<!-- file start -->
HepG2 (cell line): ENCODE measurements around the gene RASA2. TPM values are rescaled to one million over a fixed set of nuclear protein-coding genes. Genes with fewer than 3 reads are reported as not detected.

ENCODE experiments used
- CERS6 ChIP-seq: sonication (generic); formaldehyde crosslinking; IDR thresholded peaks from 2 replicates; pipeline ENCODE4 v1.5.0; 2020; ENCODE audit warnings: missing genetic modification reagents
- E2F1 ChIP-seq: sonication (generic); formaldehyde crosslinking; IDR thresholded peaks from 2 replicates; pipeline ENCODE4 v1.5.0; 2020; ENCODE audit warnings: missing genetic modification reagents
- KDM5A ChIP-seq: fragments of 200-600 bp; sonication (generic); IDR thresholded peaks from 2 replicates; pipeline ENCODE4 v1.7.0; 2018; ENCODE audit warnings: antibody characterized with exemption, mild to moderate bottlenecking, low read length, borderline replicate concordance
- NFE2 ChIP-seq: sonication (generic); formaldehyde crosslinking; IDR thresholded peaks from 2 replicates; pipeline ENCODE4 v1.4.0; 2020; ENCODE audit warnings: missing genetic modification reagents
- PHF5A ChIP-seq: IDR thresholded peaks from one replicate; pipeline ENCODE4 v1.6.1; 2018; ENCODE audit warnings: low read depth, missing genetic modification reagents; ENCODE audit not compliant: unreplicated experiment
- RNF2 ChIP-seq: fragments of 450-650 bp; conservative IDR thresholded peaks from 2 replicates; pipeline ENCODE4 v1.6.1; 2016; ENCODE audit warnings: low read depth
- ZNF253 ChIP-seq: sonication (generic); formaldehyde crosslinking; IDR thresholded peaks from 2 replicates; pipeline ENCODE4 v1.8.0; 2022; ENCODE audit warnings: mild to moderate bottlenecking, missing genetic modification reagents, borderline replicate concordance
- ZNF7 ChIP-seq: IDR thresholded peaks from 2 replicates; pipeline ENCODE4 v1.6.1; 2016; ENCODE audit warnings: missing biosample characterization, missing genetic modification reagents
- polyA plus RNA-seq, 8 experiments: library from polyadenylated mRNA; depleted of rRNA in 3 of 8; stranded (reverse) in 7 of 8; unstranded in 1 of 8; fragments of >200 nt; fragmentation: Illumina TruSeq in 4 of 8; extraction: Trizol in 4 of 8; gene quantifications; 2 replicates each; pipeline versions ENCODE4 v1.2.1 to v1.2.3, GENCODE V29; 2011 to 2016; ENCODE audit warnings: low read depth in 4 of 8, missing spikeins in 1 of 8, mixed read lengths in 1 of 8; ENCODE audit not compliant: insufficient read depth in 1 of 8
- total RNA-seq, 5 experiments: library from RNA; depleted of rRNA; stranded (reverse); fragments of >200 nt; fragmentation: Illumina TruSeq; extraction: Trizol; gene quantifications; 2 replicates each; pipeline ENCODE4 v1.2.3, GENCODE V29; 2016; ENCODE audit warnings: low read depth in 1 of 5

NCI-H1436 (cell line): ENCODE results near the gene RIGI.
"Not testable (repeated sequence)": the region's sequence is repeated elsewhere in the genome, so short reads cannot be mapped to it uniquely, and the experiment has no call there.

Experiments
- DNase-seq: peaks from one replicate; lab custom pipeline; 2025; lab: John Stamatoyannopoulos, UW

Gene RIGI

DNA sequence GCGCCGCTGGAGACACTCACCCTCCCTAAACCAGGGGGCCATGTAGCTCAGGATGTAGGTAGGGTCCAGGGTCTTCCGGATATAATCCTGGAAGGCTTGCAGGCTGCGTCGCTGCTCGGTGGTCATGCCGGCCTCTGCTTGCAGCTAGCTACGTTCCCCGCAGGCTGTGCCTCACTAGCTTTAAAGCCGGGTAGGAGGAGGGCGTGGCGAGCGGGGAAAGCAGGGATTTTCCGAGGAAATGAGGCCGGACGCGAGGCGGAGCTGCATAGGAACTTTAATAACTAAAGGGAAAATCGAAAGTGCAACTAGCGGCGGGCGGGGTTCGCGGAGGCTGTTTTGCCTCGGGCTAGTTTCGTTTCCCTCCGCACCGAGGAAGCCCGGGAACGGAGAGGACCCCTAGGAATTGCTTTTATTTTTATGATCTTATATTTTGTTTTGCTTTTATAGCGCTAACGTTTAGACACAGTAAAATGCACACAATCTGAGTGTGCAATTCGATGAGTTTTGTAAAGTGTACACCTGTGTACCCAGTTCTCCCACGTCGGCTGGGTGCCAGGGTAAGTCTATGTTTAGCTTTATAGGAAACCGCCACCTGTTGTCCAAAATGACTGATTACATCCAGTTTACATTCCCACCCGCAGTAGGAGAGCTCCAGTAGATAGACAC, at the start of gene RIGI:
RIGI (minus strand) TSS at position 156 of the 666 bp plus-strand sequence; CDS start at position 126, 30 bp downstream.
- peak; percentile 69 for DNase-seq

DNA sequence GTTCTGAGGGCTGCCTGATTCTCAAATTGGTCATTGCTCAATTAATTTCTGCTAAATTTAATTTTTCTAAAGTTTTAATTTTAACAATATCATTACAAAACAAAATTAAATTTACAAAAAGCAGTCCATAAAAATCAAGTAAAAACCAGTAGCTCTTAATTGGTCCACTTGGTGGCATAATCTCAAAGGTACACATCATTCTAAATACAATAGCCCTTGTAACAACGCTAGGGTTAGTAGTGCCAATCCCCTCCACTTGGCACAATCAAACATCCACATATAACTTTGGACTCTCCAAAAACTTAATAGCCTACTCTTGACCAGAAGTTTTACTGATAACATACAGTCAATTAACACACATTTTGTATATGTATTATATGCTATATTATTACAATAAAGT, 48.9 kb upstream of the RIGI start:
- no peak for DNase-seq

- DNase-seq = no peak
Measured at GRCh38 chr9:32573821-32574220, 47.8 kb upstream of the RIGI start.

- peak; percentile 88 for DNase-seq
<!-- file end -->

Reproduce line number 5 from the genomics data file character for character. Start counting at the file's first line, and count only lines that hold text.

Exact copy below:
- KDM5A ChIP-seq: fragments of 200-600 bp; sonication (generic); IDR thresholded peaks from 2 replicates; pipeline ENCODE4 v1.7.0; 2018; ENCODE audit warnings: antibody characterized with exemption, mild to moderate bottlenecking, low read length, borderline replicate concordance